Bank debt deal to cut borrowing by €20bn and ease next budget

Minister for Finance Michael Noonan and Minister for Public Expenditure and Reform Brendan Howlin shake hands after yesterday's press conference on the bank debt deal. photograph: david sleator

Minister for Finance Michael Noonan and Minister for Public Expenditure and Reform Brendan Howlin shake hands after yesterday's press conference on the bank debt deal. photograph: david sleator


A bank debt deal that will reduce the country’s borrowing needs by €20 billion in the coming decade and ease budget pressures over the next two years was unveiled by Taoiseach Enda Kenny in the Dáil yesterday.

There was sustained applause from Fine Gael and Labour TDs for the Taoiseach when he sat down after outlining the agreement with the European Central Bank (ECB) to the chamber.

The announcement came after 24 hours of political drama which saw emergency legislation to liquidate the Irish Bank Resolution Corporation (IBRC), formerly Anglo Irish Bank and Irish Nationwide Building Society, being rushed through the Oireachtas early yesterday morning.

The Cabinet met at 2pm yesterday to approve the complex deal agreed earlier with the European Central Bank after months of negotiations.

Mr Kenny came into the Dáil immediately afterwards to announce that, under an agreement with the ECB, the controversial promissory notes were being exchanged for long-term Irish government bonds with maturities of up to 40 years.

“The remnants of Anglo Irish Bank and Irish Nationwide, stains on our international reputations and dents to our national pride, have now been removed from the financial and political landscape. Their closure bookends a tragic chapter in our country’s history,” he said.

Central Bank governor Patrick Honohan said the plan to liquidate IBRC was considered “from a long way back”.

After the deal was announced yesterday, the yield on Irish benchmark 2020 bonds fell as low as 3.955 per cent, the lowest seen in an equivalent Irish benchmark bond since early 2007, before the subprime crisis started, according to Reuters data.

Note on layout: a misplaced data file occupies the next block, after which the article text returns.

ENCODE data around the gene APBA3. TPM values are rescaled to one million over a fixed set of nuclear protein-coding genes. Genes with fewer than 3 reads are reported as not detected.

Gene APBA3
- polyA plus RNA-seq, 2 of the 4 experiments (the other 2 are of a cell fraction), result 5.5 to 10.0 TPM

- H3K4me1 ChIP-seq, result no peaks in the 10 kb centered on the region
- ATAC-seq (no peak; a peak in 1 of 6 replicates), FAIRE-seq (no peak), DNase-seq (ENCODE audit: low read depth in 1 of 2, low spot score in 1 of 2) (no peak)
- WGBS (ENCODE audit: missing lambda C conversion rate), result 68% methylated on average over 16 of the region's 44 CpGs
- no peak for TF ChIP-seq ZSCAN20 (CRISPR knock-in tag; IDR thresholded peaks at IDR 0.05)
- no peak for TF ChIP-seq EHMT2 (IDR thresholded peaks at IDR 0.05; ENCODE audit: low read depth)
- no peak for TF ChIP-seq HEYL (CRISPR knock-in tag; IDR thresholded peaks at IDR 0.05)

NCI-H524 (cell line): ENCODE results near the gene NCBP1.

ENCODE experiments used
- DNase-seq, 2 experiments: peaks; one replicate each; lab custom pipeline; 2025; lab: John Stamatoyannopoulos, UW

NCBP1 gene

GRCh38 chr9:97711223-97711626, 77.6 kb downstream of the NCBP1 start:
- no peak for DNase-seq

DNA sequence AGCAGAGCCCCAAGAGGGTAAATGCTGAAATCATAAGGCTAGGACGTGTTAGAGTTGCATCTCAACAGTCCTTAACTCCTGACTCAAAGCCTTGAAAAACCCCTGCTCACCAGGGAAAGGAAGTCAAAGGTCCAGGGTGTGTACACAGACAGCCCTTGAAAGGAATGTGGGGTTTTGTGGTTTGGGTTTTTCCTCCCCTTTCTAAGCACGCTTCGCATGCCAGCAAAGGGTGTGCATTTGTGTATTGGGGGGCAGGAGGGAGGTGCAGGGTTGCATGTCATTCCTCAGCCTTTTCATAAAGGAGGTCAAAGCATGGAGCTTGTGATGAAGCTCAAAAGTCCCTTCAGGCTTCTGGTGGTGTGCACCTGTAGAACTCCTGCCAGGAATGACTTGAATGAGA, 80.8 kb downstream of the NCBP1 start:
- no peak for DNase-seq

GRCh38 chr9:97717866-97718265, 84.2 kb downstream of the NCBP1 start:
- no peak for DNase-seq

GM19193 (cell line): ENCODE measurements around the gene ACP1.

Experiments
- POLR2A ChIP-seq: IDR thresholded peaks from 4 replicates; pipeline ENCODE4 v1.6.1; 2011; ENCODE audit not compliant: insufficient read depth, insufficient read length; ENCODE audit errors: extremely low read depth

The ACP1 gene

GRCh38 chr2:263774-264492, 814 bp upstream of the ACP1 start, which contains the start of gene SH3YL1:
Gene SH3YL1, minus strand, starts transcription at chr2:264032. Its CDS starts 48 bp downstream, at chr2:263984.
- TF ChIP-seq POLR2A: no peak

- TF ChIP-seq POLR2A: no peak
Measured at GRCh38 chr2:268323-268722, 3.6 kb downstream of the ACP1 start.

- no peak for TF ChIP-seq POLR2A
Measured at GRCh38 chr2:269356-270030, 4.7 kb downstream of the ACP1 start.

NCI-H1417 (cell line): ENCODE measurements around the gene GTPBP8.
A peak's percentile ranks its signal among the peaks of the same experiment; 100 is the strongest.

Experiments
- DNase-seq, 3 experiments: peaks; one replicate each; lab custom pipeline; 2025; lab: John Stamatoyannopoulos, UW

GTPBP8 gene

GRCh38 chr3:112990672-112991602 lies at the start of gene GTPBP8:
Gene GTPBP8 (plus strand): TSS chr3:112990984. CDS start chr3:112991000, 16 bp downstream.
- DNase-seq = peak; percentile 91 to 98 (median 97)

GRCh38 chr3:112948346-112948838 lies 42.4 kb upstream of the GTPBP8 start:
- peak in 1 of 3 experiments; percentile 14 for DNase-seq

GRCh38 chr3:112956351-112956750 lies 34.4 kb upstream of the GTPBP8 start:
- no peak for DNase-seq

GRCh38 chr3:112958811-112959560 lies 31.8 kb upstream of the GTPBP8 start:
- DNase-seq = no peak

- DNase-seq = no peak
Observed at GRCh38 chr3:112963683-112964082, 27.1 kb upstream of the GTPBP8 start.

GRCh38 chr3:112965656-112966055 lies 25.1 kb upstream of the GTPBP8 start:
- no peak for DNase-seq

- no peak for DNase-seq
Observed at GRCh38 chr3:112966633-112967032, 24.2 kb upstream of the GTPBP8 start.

Last payment in 2053

In the Dáil Mr Kenny said the first payment of principal under the new deal will not now be made until 2038 and the last payment will be made in 2053. The average maturity of the Government bonds will be over 34 years as opposed to the seven to eight year average maturity on the promissory notes.

“In effect, we have replaced a short-term, high interest rate overdraft that had to be paid down quickly through more expensive borrowings, with long-term, cheap, interest-only loans,” said Mr Kenny.

He said that as a result of the deal there would be a €20 billion reduction in the National Treasury Management Agency’s market borrowing requirements in the next decade with a very large reduction in the debt servicing costs of the State over the next generation.

The Taoiseach said the agreement would bring the country €1 billion closer to attaining our 3 per cent deficit target by 2015. “This means that the expenditure reductions and tax increases will be of the order of €1 billion less to meet the 3 per cent deficit target,” he said.

However, the Taoiseach added that the deal did not represent a silver bullet to end all the country’s economic problems.

Giving a guarded welcome Fianna Fáil leader Micheál Martin said Ireland deserved a fair deal but the question was whether this deal had gone far enough and whether it would affect people in terms of their taxes and services.

Horrendously damaging

At a symposium in Frankfurt to honour his deputy governor, Stefan Gerlach, Mr Honohan yesterday described the Anglo Irish Bank episode as “horrendously damaging” for Ireland.

He said he had “quite a lot of sympathy” for people involved in the 2008 bank guarantee. “Some should have been better informed, some should have had better advice, some shouldn’t have jumped to conclusions, some shouldn’t have been so arrogant and over-confident.”

He reminded his audience that Ireland was a triple-A market darling and its banking problems were initially dismissed as natural aftershocks from Wall Street turbulence. The Irish government decided to “guarantee everything, with no shilly-shallying around”.

“Did the ECB recommend that? I am sure they didn’t, though nobody knows,” said Mr Honohan, who joined the Central Bank and ECB governing council a year after the guarantee. In hindsight, he said it would have been “best practice to have given a limited guarantee. If they’d known Anglo Irish would be so bad they should have been closed there and then with losses to depositors.”